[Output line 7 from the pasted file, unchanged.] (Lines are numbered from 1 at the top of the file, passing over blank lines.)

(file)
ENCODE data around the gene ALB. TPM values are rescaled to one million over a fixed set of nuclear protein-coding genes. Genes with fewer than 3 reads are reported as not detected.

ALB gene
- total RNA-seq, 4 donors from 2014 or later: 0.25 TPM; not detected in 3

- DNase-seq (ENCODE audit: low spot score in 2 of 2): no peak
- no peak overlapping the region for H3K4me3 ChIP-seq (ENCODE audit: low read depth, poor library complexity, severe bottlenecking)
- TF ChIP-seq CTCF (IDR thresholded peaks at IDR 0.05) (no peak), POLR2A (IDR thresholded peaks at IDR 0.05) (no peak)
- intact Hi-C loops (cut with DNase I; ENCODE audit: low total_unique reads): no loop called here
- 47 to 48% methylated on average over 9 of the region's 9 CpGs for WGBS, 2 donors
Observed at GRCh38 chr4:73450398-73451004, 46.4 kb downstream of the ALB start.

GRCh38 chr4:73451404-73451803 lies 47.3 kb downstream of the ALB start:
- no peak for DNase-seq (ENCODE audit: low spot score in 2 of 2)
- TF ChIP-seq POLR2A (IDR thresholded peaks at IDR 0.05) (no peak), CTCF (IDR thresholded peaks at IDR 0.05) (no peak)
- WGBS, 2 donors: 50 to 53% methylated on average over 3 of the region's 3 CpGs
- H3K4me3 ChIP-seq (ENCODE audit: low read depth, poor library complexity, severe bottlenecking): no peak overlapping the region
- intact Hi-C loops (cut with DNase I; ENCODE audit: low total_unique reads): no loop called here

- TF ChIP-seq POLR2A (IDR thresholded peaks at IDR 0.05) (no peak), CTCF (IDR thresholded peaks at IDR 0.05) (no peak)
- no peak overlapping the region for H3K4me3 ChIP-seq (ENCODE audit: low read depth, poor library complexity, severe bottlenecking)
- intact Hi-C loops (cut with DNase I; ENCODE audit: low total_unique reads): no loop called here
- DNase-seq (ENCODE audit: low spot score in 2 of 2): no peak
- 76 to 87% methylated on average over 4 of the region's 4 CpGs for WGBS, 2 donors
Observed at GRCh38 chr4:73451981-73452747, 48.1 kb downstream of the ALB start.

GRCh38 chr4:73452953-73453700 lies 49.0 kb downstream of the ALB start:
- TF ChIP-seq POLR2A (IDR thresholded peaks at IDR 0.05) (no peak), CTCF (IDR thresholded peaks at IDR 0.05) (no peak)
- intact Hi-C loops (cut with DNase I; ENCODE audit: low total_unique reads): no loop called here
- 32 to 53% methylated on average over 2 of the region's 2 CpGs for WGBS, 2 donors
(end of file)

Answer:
- intact Hi-C loops (cut with DNase I; ENCODE audit: low total_unique reads): no loop called here